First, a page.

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Mol Microbiol. 2001 Apr;40(1):99-114.

The role played by the group A streptococcal negative regulator Nra on bacterial interactions with epithelial cells.

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1
Department of Microbial Pathogenicity and Vaccine Research, Division of Microbiology, GBF-German Research Centre for Biotechnology, Mascheroder Weg 1, D-38124 Braunschweig, Germany.

Abstract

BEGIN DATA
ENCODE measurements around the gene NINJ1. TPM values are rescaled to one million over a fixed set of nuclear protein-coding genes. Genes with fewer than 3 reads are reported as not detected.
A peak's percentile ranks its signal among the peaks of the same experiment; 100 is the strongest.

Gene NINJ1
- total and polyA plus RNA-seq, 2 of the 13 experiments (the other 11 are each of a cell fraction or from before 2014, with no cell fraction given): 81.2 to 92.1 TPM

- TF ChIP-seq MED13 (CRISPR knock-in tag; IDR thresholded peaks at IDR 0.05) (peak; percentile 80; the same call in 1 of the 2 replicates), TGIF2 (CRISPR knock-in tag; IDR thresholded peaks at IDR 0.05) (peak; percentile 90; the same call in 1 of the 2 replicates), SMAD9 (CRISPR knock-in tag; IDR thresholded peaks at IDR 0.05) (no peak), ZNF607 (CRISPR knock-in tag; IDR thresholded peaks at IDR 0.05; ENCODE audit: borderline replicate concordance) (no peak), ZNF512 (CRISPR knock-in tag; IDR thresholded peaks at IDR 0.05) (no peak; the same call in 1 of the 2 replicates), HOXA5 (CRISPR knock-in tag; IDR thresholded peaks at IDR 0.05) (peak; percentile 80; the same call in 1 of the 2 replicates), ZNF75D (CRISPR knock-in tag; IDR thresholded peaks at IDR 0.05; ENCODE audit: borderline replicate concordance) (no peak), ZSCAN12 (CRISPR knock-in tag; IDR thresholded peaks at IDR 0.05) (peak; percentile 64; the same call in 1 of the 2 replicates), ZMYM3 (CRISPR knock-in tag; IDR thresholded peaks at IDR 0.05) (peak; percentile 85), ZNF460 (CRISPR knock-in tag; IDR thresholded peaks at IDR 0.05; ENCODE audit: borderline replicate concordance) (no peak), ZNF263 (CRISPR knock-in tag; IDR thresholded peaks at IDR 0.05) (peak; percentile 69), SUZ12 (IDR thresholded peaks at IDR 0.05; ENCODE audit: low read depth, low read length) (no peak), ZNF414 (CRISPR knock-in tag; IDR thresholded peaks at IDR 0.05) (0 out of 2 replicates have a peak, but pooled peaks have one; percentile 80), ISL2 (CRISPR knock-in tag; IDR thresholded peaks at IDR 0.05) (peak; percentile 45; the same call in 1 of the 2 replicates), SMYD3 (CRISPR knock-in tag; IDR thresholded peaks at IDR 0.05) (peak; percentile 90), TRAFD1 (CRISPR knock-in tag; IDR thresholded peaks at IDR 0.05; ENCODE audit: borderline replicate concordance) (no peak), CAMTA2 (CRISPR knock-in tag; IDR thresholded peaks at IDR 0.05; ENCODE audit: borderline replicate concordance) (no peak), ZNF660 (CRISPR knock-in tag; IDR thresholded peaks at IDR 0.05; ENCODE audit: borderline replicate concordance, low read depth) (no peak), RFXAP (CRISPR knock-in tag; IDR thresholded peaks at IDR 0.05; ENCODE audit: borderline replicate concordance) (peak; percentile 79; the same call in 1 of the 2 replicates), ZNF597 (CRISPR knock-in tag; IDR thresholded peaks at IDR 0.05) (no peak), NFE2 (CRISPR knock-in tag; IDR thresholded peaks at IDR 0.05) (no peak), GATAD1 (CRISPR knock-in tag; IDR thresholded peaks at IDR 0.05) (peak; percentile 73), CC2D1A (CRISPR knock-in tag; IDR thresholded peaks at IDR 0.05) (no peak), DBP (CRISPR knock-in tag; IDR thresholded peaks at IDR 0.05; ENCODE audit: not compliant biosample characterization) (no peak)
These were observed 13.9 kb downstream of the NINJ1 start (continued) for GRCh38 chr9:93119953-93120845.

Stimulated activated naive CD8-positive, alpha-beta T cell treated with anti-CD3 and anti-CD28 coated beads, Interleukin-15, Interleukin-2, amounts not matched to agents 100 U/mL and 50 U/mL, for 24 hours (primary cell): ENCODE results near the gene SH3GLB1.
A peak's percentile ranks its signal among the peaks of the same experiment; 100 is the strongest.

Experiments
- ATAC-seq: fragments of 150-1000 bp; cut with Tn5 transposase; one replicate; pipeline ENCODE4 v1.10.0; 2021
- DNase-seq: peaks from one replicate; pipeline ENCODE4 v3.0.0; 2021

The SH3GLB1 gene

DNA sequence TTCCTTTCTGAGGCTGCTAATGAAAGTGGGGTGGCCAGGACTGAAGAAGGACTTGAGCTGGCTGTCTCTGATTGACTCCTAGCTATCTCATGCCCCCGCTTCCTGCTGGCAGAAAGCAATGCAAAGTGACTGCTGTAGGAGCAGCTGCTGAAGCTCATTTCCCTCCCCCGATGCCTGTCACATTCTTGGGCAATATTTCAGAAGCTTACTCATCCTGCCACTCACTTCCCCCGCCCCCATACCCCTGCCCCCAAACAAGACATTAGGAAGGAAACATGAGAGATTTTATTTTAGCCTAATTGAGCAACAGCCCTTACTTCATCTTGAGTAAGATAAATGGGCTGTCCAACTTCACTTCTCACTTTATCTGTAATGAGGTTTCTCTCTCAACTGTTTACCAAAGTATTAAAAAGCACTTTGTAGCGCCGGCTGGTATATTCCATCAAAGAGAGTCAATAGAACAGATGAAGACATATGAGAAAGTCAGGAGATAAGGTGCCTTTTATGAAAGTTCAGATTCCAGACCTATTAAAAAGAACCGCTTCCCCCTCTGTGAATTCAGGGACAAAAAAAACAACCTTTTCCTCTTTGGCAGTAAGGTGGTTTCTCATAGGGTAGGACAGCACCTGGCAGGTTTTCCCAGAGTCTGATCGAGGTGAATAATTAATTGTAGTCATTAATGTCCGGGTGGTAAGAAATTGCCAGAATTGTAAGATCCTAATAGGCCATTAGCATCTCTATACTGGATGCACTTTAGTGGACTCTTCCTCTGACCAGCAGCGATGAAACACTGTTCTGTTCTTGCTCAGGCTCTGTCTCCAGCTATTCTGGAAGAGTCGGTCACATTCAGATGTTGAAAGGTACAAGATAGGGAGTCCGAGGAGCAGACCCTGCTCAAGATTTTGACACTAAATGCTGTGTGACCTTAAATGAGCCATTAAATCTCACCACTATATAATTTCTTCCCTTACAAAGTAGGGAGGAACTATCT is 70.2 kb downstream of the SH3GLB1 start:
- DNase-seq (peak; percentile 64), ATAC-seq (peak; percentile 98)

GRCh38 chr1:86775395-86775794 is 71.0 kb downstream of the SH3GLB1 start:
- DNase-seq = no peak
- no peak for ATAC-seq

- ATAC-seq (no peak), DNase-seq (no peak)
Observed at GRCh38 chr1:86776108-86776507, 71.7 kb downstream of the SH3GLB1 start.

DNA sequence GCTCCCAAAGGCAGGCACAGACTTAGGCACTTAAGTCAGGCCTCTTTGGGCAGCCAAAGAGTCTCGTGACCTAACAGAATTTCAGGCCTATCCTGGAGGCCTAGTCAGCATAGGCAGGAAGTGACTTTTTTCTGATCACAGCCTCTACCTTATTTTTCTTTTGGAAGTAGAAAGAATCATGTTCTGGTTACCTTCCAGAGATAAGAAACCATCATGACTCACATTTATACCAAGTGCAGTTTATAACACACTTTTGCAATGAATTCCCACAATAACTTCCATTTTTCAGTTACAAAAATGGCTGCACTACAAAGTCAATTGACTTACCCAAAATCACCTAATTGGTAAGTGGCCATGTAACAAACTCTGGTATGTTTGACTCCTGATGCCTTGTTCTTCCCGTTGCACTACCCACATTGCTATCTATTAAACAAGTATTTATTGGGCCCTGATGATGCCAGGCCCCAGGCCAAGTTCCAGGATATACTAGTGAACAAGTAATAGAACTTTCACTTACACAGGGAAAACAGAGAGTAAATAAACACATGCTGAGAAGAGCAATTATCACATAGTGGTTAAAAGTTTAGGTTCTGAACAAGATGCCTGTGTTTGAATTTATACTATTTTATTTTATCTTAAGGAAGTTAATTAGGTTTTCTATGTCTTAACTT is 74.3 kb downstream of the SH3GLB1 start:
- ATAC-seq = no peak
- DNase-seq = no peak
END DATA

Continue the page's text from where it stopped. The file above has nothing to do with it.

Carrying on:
Group A streptococci (GAS) specifically attach to and internalize into human epithelial host cells. In some GAS isolates, fibronectin-binding proteins were identified as being responsible for these virulence traits. In the present study, the previously identified global negative regulator Nra was shown to control the binding of soluble fibronectin probably via regulation of protein F2 and/or SfbII expression in the serotype M49 strain 591. According to results from a conventional invasion assay based on the recovery of viable intracellular bacteria, the increased fibronectin binding did not affect bacterial adherence to HEp-2 epithelial cells, but was associated with a reduction in the internalization rates. However, when examined by confocal and electron microscopy techniques, the nra-mutant bacteria were shown to exhibit higher adherence and internalization rates than the corresponding wild type. The mutant bacteria escaped from the phagocytic vacuoles much faster, promoting consistent morphological changes which resulted in severe host cell damage. The apoptotic and lytic processes observed in nra-mutant infected host cells were correlated with an increased expression of the genes encoding superantigen SpeA, the cysteine protease SpeB, and streptolysin S in the nra-mutant bacteria. Adherence and internalization rates of a nra/speB-double mutant at wild-type levels indicated that the altered speB expression in the nra mutant contributed to the observed changes in both processes. The Nra-dependent effects on bacterial virulence were confined to infections carried out with stationary growth phase bacteria. In conclusion, the obtained results demonstrated that the global GAS regulator Nra modulates virulence genes, which are involved in host cell damage. Thus, by helping to achieve a critical balance of virulence factor expression that avoids the injury of target cells, Nra may facilitate GAS persistence in a safe intracellular niche.

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